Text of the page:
A bus driver’s fruitless battle against a judge

Federal High Court
A Court used to illustrate the story

According to the constitution, the accused should have been out of prison five months ago.

By Ogechi Ekeanyanwu and Ben Ezeamalu

Outside a crowded court room, in Tinubu Square, Lagos, Habiba Kasali used one arm to secure her five month old baby strapped at her back while the other arm swept away the tears across her face.
A few minutes earlier, her husband, Quadri, stepping out of the dock inside the court had begun his return journey to the Ikoyi Prisons where he’d been held since seven months. In March, Mr. Kasali was arrested for allegedly trying to run over Adeniyi Adebajo, a Lagos High Court judge, with his commercial bus, at Moloney, Lagos Island.

Mr. Kasali pleaded not guilty to the one count charge of attempted murder; but the magistrate ordered his detention without bail.

Mrs. Kasali was seven months pregnant when her husband was marched into jail.

Two months later, in May, Adunni was born.

“I am suffering, my husband has not seen our daughter,” Mrs. Kasali, 21, said with one arm clasped firmly on the crying five month old baby at her back.
‘Foul play’

A few months ago, Against Injustice, a nongovernmental organization, NGO, wrote a petition to the National Judicial Council, NJC, accusing Mr. Adebajo of using his influence to ensure the continued detention of Mr. Kasali.

According to the NGO, the Lagos judge threw himself at Mr. Kasali’s bus only to turn around and accuse him of attempting to run him over.

“Kasali maneuvered the vehicle in order to move on with his passengers believing the man was an armed robber or lunatic, and the man threw himself at his vehicle,” the group stated in their petition.

The group had called on the NJC to investigate the matter as well as ensure the release of Mr. Kasali, on bail, pending the determination of the suit.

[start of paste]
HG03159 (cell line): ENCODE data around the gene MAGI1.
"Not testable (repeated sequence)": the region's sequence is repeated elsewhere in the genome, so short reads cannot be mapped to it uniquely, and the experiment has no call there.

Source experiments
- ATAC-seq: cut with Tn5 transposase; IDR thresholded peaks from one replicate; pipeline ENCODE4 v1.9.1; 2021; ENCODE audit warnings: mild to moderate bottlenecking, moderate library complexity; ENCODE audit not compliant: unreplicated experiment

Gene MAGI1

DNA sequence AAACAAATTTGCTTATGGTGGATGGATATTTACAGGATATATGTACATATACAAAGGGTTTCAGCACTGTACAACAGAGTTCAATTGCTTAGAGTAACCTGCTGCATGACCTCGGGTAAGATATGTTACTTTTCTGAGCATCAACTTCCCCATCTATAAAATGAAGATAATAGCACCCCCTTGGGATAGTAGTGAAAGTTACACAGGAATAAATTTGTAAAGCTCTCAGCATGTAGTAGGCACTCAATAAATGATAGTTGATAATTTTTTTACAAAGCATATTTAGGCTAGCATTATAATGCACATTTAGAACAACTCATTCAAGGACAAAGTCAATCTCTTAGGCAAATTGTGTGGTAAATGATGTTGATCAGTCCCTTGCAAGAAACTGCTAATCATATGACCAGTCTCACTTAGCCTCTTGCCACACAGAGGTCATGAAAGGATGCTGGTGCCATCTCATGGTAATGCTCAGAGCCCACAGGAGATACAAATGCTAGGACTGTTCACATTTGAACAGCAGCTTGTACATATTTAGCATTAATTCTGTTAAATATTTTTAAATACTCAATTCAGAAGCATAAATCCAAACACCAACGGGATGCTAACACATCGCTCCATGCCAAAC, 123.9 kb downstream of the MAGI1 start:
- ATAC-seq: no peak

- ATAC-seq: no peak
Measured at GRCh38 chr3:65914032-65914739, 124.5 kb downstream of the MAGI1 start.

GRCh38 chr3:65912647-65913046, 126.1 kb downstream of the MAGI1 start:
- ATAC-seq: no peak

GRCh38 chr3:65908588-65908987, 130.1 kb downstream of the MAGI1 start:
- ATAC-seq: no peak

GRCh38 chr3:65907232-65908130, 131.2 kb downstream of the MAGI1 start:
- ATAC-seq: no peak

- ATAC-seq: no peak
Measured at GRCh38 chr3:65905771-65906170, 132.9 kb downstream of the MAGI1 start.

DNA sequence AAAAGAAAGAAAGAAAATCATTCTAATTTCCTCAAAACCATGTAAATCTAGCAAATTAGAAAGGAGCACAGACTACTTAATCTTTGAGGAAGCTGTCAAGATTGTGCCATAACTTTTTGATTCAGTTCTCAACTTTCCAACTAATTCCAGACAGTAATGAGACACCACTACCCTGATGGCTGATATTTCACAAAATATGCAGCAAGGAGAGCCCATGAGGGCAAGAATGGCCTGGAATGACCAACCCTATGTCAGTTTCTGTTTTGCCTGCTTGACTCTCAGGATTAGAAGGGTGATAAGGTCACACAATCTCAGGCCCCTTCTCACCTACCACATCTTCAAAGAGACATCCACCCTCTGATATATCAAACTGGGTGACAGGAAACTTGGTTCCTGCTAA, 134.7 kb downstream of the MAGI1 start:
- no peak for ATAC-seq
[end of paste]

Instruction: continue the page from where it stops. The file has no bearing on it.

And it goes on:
Other sources who spoke to PREMIUM TIMES accused the high court judge, among other things, of intimidating the magistrate as well as flexing his legal muscles to ensure Mr. Kasali’s continued incarceration.

A police source, who is very familiar with the case, told PREMIUM TIMES that he is unsure of what has been delaying the case.

“I am not sure whether there is any politics in this case, but I am tired of the case,“ said the source, who did not want to be named because he was not authorized to speak to the media.

“Have you seen the wife of the man? It is pitiful,” he added.


No jurisdiction

When the matter came up at the magistrate court, last Tuesday, the presiding magistrate ordered that the case be transferred to a high court citing that it has no jurisdiction to entertain it.

The magistrate’s pronouncement provided a fresh setback to Mr. Kasali’s family lawyer, whose concerted efforts to secure bail for his client has been repeatedly frustrated.

Tolu Agbona, the family’s counsel, said he’d file a fresh bail application at the High Court and pleaded with the magistrate to help speed up the process.

But the magistrate replied that his bail application would cause the appropriate office to “move faster.”

“Since the commencement of this matter, when the charge was read to the accused, he has been in custody,” Mr. Agbona, of Falana and Falana Chambers, said.

“Trial has not started. We’d like to apply for bail of the defendant again,” he added, quoting copiously from Section 35(4) of the constitution to press home his points.

Section 35(4) of the constitution of the Federal Republic of Nigeria stipulates that if a person detained for a criminal offence is not tried within two months of his arrest or detention; he shall be released either unconditionally or upon such conditions that ensure his availability for trial at a later date.

Since March 5, when Mr. Kasali was first arraigned, the police prosecution said they would await directives from the Directorate for Public Prosecution (DPP) before proceeding with the matter.

When the DPP’s advice finally arrived, seven months later, it ordered that Mr. Kasali be prosecuted for attempted murder rather than for reckless driving.

“The advice came only yesterday,” said the magistrate, explaining why the defence counsel had not gotten a copy of the advice.

“The provision of the constitution is clear, I agree with you,” she added, responding to Mr. Agbona’s position that his client deserves to be out on bail as enshrined in the Constitution.

“I didn’t have jurisdiction based on the matter. The only reason it’s still here is to await the DPP’s advice.”

While admitting that the defendant had been in custody for “too long,” the magistrate also noted that her court had declined jurisdiction over the matter since July 9.

“This case is hereby transferred to the high court for appropriate assignment,” she further said.

Last Tuesday, Mrs. Kasali and her baby; her brother-in-law, Babatunde; and other family members were present in court.

Mrs. Kasali pleaded that her husband be freed, adding that young Adunni has never felt the arms of her father.

Also, the absence of the family’s breadwinner – Mr. Kasali’s danfo bus plies the Oyingbo to CMS route – has forced mother and child to seek shelter at a wooden contraption at Ebutte Meta.

“They should release my husband so he can work and we can take care of my daughter,” Mrs. Kasali said.


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